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Monday, February 18, 2019
BUENOS AIRES, Sep 24 2018 (IPS) - In front of one of the busiest railway stations in the capital of Argentina, there are long lines to buy vegetables, which farmers themselves offer directly to consumers, at prices several times lower than those seen in stores.
This scene taking place in Plaza Once, across from the railway station that connects with western Greater Buenos Aires, is one of the faces of this South American nation’s economic crisis, complete with skyrocketing inflation, which has particularly hit food prices.
“We had announced that we were starting at 10 a.m., but people were lined up two hours earlier,” Guillermo Riquelme, one of the family farmers enrolled in the Union of Earth Workers (UTT), who brought their produce in three trucks, as part of a special initiative, told IPS.
The UTT is an association of about 10,000 family farmers from all over the country who work farms of one or two hectares, generally leased. They set up a vegetable market in Plaza Once, in the heart of Buenos Aires, to show that food can reach the public at affordable prices.
“We are selling our produce here for 10 pesos (0.25 dollars) per kilo. And of course we earn money anyway, because we are usually forced to sell at three pesos to intermediaries,” said Roberto Eizaguirre.
Both Riquelme and Eizaguirre grow beets, carrots, lettuce, chard and other vegetables on the outskirts of the city of La Plata, some 60 km from Buenos Aires, where thousands of small farmers are concentrated.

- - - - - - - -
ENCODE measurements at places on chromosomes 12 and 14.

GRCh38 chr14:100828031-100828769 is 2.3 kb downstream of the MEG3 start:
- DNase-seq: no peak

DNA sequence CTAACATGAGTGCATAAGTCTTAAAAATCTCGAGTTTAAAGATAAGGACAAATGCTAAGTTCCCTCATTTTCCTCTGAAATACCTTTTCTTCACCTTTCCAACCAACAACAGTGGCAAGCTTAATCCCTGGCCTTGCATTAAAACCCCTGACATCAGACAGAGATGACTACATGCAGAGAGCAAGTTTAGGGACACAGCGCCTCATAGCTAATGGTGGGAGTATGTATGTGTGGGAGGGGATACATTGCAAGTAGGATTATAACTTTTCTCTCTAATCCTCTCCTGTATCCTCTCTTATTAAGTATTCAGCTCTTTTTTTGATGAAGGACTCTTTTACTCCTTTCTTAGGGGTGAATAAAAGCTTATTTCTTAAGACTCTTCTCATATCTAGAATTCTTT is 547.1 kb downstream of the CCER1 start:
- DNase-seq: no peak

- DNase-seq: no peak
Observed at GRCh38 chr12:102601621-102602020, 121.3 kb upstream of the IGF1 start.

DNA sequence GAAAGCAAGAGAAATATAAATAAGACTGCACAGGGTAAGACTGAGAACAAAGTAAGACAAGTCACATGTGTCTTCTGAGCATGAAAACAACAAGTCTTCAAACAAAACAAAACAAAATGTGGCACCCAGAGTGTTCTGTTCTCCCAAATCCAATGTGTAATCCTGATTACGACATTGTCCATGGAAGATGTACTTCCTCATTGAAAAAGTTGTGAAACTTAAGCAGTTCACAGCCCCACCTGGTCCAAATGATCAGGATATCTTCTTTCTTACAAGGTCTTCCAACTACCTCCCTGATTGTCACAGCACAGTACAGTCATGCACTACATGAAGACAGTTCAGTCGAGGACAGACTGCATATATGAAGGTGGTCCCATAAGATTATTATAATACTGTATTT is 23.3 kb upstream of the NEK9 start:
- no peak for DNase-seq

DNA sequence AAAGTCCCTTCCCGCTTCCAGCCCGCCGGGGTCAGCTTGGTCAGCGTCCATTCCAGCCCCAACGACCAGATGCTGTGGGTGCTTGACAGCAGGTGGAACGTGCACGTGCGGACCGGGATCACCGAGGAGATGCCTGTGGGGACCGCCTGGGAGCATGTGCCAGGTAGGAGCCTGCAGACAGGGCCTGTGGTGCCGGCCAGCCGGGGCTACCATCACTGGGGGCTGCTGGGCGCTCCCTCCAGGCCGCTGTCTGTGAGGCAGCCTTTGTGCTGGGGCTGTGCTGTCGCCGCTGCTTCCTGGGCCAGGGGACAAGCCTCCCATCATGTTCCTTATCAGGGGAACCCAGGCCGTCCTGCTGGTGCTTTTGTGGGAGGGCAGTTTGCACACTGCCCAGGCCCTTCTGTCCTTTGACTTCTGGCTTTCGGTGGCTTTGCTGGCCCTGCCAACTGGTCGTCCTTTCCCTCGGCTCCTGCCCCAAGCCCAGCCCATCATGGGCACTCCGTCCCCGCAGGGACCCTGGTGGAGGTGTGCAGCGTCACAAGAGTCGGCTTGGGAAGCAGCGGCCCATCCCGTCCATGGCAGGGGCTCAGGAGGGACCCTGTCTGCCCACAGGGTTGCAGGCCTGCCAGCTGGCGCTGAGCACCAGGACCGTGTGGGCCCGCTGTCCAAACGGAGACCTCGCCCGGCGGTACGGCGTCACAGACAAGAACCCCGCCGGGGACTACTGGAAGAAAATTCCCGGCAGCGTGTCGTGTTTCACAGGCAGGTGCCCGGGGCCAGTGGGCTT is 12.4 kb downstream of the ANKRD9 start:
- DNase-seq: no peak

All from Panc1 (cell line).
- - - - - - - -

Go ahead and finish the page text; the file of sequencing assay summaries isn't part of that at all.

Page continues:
That was one of the places visited by Hilal Elver, the United Nations Special Rapporteur on the Right to Food, who on Sept. 21 concluded a 10-day mission to Argentina with a presentation to the media, in which she made a harsh diagnosis of the situation.
She also provided the Argentine government the preliminary observations from her visit.
Elver, a Turkish lawyer who has held that post since 2014, questioned the government’s policies that “seem destined to further promote the export-oriented industrial agriculture model, mainly based on soybeans and maize.”
In this regard, she criticised “the government’s decision to take advantage of the current economic crisis to dismantle support for family farming,” firing nearly 500 workers from the Ministry of Agroindustry, which was claimed to be because of a need to reduce public spending.
The special rapporteur also visited the northern province of Chaco, one of the poorest in the country, on the border with Paraguay. She met with indigenous Qom or Toba people, who because of poverty left their ancestral lands to move to nearby cities, but have not been able to enter the labour market.
Elver said that during her visit she saw that there were “a growing number of people who go to soup kitchens or skip a meal.”
She pointed to the paradox that the government claims that this country produces enough food to supply 450 million people worldwide, while almost four million of its own citizens face serious food insecurity.
Argentina, the eighth country in the world in size with only 44 million inhabitants, has the Pampas, temperate grasslands considered one of the parts of the planet most suitable for agricultural production.
Agricultural production has an enormous importance in Argentina’s economy. Last year the sector’s primary and manufactured products accounted for 65 percent of the country’s exports.